Earlier this week you may have read about ‘Tender Loving Care’, a new play by Vickie Donoghue and Portsmouth theatre company Old Salt. A few weeks ago I caught up with the plays’ director Ian Nicholson in craft ale pub The Brewhouse next door to The New Theatre Royal where preperations were underway for the play. We discussed everything from Ian’s intriguing background and training to why it’s so important to develop creativity in Portsmouth and keep it here.
As Ian arrives to meet me next door to the theatre in the warm and relaxed Brewhouse it’s hard to not to be warmed by his bright smile and even brighter yellow coat. I’d first met Ian a few days earlier on a photo shoot for the productions’ poster at Old Portsmouth’s Hot Walls. I was intrigued to learn what draws successful creatives back to Portsmouth after leaving it for opportunities in London or further afield. ‘After graduating I studied a Masters at the Royal Central School of Speech and Drama’ says Ian as I enquire about his education and training, ‘after that I went off to France to train as a clown’.
This was something I didn’t expect to hear. It’s hard not to smile as Ian talks about this transition to clowning, something that inspired his first play The Last March which tells the tragic story of Captain Scott’s doomed expedition to the South Pole. ‘There is something funny and tragic about Scott’s expedition, they took a piano with them and other useless items; it was doomed.’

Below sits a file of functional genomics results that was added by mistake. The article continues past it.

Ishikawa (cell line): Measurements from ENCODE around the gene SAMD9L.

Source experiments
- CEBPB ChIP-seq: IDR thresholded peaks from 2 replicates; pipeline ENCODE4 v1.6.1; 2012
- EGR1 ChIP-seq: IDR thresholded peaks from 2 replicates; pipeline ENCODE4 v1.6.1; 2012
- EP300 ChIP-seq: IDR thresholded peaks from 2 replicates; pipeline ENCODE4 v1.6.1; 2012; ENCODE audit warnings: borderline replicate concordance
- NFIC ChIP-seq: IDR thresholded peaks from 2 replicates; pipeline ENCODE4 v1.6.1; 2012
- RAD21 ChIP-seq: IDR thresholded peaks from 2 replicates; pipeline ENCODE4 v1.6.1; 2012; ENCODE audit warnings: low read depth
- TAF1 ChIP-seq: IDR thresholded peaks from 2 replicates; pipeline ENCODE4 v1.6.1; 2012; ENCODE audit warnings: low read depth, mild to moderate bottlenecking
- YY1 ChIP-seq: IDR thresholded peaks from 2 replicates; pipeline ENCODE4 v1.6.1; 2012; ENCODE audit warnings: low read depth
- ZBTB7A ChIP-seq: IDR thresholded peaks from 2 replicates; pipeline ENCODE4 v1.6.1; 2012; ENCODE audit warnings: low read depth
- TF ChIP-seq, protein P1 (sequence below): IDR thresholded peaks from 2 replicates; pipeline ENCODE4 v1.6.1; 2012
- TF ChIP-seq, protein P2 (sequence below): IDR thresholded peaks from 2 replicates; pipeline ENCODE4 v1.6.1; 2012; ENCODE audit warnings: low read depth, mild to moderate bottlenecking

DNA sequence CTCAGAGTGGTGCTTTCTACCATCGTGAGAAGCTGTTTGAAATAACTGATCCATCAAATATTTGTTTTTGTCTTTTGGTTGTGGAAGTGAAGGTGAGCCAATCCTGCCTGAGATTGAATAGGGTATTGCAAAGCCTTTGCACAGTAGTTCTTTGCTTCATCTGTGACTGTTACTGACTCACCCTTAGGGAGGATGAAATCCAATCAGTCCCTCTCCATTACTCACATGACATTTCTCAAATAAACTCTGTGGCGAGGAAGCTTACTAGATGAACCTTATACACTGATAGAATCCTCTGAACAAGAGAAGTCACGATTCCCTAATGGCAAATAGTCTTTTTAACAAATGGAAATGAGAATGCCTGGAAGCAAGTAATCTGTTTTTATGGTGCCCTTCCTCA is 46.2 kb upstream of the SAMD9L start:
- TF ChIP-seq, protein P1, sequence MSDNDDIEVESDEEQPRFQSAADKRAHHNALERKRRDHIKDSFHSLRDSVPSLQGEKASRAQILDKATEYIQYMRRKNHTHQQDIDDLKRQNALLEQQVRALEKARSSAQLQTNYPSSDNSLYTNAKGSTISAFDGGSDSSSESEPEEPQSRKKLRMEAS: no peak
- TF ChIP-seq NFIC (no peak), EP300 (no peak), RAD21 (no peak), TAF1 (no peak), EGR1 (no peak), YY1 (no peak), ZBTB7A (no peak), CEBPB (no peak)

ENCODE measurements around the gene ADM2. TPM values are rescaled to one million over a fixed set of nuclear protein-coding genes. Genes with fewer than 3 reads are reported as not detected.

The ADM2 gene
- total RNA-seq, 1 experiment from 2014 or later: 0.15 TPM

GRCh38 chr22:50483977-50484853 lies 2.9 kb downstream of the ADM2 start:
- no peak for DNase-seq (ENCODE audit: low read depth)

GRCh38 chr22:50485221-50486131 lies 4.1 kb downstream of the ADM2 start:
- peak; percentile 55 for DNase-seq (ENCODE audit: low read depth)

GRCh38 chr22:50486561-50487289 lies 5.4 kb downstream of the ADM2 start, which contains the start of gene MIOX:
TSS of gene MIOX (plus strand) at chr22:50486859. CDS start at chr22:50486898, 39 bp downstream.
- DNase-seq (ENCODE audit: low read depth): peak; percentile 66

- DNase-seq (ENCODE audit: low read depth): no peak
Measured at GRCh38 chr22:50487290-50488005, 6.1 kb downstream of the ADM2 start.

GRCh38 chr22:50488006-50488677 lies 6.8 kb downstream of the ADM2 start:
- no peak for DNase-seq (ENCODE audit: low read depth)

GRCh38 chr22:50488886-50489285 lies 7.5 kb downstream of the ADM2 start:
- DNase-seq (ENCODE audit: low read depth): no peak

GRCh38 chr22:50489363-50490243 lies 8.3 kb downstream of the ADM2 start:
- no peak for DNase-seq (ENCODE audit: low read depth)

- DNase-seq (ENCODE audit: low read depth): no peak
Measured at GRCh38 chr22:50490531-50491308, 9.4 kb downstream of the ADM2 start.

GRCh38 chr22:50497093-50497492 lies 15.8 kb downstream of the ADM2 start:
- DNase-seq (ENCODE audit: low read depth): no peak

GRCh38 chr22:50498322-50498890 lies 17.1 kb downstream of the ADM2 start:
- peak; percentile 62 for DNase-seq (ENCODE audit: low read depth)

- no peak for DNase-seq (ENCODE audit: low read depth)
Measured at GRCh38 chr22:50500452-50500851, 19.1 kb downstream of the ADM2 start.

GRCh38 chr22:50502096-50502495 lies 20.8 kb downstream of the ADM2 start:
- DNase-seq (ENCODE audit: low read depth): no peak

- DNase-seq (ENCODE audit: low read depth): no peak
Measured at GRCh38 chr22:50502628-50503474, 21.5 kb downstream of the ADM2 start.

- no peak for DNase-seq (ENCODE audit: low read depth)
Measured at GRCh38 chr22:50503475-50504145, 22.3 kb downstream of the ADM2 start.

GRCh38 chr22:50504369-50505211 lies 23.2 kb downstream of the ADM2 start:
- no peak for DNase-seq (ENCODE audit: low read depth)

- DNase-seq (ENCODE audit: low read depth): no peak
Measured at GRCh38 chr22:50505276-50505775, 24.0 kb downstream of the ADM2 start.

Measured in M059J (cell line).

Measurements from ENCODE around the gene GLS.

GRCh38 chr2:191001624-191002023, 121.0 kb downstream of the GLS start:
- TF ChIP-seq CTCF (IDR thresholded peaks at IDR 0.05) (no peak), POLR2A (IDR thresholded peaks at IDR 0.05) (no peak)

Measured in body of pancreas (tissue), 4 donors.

Photo by Josh Knill.
Ian has spent several years involved with youth theatre and working with young people at the Stafford Gatehouse before he set up Tinder Theatre which subsequently became Old Salt Theatre. So what drew Ian back to produce work in Portsmouth as he currently divides his time between here and London, where he is very successful? ‘Portsmouth feels like home but it feels like there are lots of stories waiting to be told.” Ian extolls, his passion unflinching, “I want to invite writers here, take them round the city and see how it inspires them.”